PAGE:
Our very own traditional textile, piña-seda, is currently on display at the historic Real Fabrica de Tapices in Madrid, Spain for a month-long exhibition, dubbed “Piña-Seda: Hibla ng Lahing Filipino Travelling Exhibition, Lecture Series, Weaving, and Embroidery Demonstrations and Workshops.”
The traveling exhibition, ongoing until June 21, was launched by the Philippine Embassy in Madrid and the Real Fabrica de Tapices, through the efforts of the National Museum of the Philippines, the Office of Senator Loren Legarda, and the local governments of Kalibo, Aklan and Lumban, Laguna.
The exhibit and its related activities aim to increase public awareness and interest in Filipino traditional textiles. It also aims to deepen appreciation of local weaving traditions and provide venues for the promotion of intangible heritage related to processing and weaving textiles, and knowledge exchanges.
In his welcome remarks during the launch of the exhibition, Real Fabrica de Tapices director general Alejandro Klecker de Elizalde expressed satisfaction over the exhibit and its programs, and noted the forthcoming 500th anniversary of Magellan’s arrival in the archipelago and the long, interlinked history of Spain and the Philippines which led to cultural exchanges such as the country’s embroidery tradition.
The exhibit’s weaving demonstrations, embroidery workshops, and lecture series focused on the Philippines’ weaving traditions, and the history, social significance, and artistry of the piña-seda, arguably the country’s most famous indigenous textile.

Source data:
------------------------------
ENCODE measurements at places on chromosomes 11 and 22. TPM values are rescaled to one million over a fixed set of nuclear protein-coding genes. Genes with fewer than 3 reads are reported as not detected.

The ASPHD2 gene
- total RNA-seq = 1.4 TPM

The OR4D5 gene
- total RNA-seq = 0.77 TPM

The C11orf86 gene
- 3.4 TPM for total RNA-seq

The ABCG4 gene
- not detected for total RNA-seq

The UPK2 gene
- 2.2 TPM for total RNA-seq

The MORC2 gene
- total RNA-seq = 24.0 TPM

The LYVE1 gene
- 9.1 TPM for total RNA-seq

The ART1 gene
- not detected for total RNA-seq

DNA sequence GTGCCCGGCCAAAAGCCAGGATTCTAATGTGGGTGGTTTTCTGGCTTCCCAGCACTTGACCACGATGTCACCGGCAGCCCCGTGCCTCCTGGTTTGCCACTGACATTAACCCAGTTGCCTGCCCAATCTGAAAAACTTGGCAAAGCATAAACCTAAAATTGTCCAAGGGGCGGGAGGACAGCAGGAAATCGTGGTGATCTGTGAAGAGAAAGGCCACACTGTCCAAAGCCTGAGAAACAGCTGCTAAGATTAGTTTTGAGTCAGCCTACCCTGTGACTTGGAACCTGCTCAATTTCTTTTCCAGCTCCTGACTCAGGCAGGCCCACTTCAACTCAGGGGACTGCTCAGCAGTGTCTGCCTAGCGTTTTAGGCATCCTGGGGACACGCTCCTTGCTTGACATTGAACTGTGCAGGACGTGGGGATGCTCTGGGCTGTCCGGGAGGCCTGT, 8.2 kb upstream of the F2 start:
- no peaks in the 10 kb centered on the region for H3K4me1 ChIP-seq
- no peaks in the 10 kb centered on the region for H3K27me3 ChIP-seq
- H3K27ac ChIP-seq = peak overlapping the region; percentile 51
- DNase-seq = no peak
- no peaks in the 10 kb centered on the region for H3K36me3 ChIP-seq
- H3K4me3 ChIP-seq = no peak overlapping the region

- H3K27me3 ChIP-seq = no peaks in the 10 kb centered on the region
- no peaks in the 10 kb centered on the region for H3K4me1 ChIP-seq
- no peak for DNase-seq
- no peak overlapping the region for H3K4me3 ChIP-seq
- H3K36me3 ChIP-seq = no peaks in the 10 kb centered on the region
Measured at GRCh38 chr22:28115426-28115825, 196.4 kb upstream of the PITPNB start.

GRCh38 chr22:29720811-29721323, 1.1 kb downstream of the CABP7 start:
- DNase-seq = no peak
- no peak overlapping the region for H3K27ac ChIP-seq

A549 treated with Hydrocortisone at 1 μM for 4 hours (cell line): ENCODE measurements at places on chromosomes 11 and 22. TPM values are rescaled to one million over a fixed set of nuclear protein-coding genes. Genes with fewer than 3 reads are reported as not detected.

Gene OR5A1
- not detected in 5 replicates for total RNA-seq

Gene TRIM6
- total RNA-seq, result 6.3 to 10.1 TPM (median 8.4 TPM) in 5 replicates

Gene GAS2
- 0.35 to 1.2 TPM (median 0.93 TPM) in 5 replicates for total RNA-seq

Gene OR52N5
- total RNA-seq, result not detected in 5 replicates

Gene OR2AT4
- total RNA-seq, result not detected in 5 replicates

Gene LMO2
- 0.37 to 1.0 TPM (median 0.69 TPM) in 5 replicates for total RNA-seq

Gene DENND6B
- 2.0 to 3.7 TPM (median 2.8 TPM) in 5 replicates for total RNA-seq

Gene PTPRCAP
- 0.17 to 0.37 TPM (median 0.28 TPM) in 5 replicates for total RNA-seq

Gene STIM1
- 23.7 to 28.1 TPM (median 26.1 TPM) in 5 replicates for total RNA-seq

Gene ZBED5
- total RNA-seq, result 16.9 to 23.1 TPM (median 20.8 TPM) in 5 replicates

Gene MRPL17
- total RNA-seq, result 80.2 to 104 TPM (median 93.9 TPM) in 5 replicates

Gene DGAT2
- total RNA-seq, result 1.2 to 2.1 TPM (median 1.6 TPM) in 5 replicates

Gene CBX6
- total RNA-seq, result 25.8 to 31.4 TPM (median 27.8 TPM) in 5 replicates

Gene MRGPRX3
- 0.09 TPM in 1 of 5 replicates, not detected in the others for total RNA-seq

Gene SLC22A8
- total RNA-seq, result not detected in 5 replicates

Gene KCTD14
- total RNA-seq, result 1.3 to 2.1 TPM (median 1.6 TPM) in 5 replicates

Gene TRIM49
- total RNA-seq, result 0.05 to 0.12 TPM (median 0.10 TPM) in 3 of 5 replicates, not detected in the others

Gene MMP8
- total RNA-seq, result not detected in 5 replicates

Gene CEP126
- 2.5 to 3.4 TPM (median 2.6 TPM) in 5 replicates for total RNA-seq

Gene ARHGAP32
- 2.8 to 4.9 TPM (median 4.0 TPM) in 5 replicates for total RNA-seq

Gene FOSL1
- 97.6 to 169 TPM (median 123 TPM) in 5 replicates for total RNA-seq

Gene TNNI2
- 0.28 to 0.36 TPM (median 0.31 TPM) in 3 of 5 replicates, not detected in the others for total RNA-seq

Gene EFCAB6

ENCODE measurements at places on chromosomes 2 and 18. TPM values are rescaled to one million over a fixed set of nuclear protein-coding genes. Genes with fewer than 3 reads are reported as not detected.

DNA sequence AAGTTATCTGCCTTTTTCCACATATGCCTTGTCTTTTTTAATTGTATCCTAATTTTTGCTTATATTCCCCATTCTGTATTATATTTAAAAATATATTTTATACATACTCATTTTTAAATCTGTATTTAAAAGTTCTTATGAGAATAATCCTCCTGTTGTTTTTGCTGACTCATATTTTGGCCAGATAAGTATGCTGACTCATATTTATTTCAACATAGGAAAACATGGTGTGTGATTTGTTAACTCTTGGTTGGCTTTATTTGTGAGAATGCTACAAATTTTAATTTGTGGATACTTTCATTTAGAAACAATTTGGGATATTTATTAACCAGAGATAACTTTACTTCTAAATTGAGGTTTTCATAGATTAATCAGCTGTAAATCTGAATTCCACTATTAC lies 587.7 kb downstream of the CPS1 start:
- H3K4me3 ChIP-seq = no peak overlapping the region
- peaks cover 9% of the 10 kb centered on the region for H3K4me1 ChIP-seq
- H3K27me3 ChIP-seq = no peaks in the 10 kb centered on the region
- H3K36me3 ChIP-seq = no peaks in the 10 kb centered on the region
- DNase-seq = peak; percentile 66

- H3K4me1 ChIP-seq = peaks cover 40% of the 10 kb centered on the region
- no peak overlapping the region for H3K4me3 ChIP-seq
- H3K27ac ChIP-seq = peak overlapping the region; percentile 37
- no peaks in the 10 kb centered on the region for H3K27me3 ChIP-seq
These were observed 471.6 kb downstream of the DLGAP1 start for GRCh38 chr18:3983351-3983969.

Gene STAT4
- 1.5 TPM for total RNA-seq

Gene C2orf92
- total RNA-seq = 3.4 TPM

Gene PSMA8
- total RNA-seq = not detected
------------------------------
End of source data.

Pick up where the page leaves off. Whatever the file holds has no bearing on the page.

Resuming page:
Around 100 people from Spain’s cultural institutions, including the Museo Naval director general, representatives from other museums, textile researchers, members of the academe, and the Filipino community witnessed the launch and took the guided tour of the piña-seda exhibit led by National Museum of the Philippines officials.
Former President and Pampanga 2nd District Representative Gloria Macapagal-Arroyo, also visited the exhibit’s second day and witnessed a weaving and embroidery demonstration.
Aside from putting a spotlight on Philippine textiles and weaving tradition, the exhibit also seeks to highlight the skills, knowledge, and efforts of local weavers in preserving and upholding Filipino traditional weaving heritage.
Philippine Ambassador to Spain Philippe Jones Lhuillier underscored the contribution of the weavers and embroiders in the preservation of the piña-seda and called them “underrated artisans” deserving of further acknowledgment.
He also thanked the Real Fabrica de Tapices for choosing to work with the Philippine Embassy in bringing the exhibit to Madrid, and the National Museum and Office of Senator Legarda for the initiative to shine a spotlight on Philippine textiles.
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